The re-emergence of slavery in Libya exposes the reactionary character of the imperialist war waged by the NATO alliance against the country and across North Africa and the Middle East. In Paris Saturday, Nov. 18, more than 1,000 people gathered in front of the Libyan embassy, after a CNN documentary showing the auctioning of refugees as slaves inside the North African country circulated on social media.
Last year the African Union resisted Western pressure to intervene militarily in Burundi. On Oct. 26, Burundi officially completed its withdrawal from the jurisdiction of the International Criminal Court (ICC) without being indicted. Western powers, NGOs and press have accused Burundi of human rights abuse within its own borders but not of invading another country. I asked Canadian lawyer David Paul Jacobs, an expert in international law, to contextualize this distinction.
In October 2016, the tiny East African nation of Burundi made history by raising an independent head against U.S. empire. Its legislature voted to withdraw from membership in the International Criminal Court, a tool that the U.S. and its Western allies use to discipline unruly African leaders – especially those who sign resource extraction contracts with Russia or China and/or those who try to do anything for their own people. The Burundian government fits both descriptions.
Genocost, a U.K.-based Congolese advocacy group, commemorated Congo Genocide this week on Aug. 2. Aug. 2 is the day that U.S. allies Rwanda and Uganda invaded the Democratic Republic of the Congo, starting the Second Congo War in 1998. Though a peace treaty was signed in 2003, the violence, displacement and mass killing continue. Genocost asks that nations formally recognize Aug. 2 as Congo Genocide Commemoration Day. I spoke to Genocost spokesperson Sylvester Mido.
Twenty-two years ago, on April 22, 1995, Rwandan President Paul Kagame’s Rwandan Patriotic Army massacred between 4,000 and 8,000 Hutu men, women and children at the Kibeho Camp for internal refugees in southern Rwanda. I spoke to Rene Mugenzi, a Rwandan refugee, British citizen and human rights activist, who continues to seek acknowledgment and indictment for the crimes against humanity and, arguably, genocide committed at Kibeho in 1995.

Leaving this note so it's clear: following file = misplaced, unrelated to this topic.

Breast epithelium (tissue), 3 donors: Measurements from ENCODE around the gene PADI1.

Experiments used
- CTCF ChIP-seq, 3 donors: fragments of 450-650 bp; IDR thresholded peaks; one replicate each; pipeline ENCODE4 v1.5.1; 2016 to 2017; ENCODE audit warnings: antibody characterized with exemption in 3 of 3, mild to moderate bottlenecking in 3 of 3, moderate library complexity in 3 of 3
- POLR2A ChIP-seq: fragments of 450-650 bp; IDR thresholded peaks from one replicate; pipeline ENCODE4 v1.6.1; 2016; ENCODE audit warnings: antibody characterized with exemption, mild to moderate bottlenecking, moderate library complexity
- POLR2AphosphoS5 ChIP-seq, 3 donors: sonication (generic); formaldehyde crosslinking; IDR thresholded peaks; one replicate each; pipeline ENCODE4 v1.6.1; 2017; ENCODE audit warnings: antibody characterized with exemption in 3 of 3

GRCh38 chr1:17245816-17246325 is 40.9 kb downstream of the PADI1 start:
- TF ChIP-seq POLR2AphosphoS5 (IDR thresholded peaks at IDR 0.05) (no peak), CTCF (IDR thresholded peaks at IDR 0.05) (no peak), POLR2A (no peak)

Rwanda Day-San Francisco was a bad day for identity politics. Rwandan President Paul Kagame stepped to the podium and said that he was happy to be in San Francisco because it’s so diverse, seeming not to understand that his guest speaker, Rev. Rick Warren, champion of the 2008 Prop 8 ballot measure banning same sex marriage, wouldn’t appeal to San Francisco’s diverse population.
Since 1994, Rwanda and the international community invested tremendous resources in acknowledging, documenting, remembering and bringing to justice the perpetrators of the genocide against Tutsi. Sadly, though well documented by the international community and known by the victims, there has never been an acknowledgement that the crimes committed against the Rwandan Hutu fully satisfy the definition of genocide according to the Genocide Convention of 1948.
My thoughts are the reflections of my life experiences. As to whether that is a life lived well or poorly, I will leave those questions and answers up to historians, critics, the general public and you, the reader. In that respect, while time permits, I will express some of my opinions. I think that 78 years in the game we call “life” grants me that privilege. Current events and conditions demand this of me. To jump right in, take “Black Lives Matter.”
Within the California Department of Corrections (CDCr), the name George Jackson evokes both fear and hate among prison guards. His very name represents resistance – the epitome of our Black manhood – and this explains in part why the CDCr has spent the last 44 years attempting to censor the name George L. Jackson from within its prisons.
Bill Clinton has a history of sometimes suffering from severe foot-in-mouth disease and veering dangerously off message while on the campaign trail for his wife, Hillary. On Thursday, a short video clip of the former president sparring with Black Lives Matter protesters from the stump in Philadelphia once again raised the question of whether Bill is actually helping or hurting Hillary’s campaign.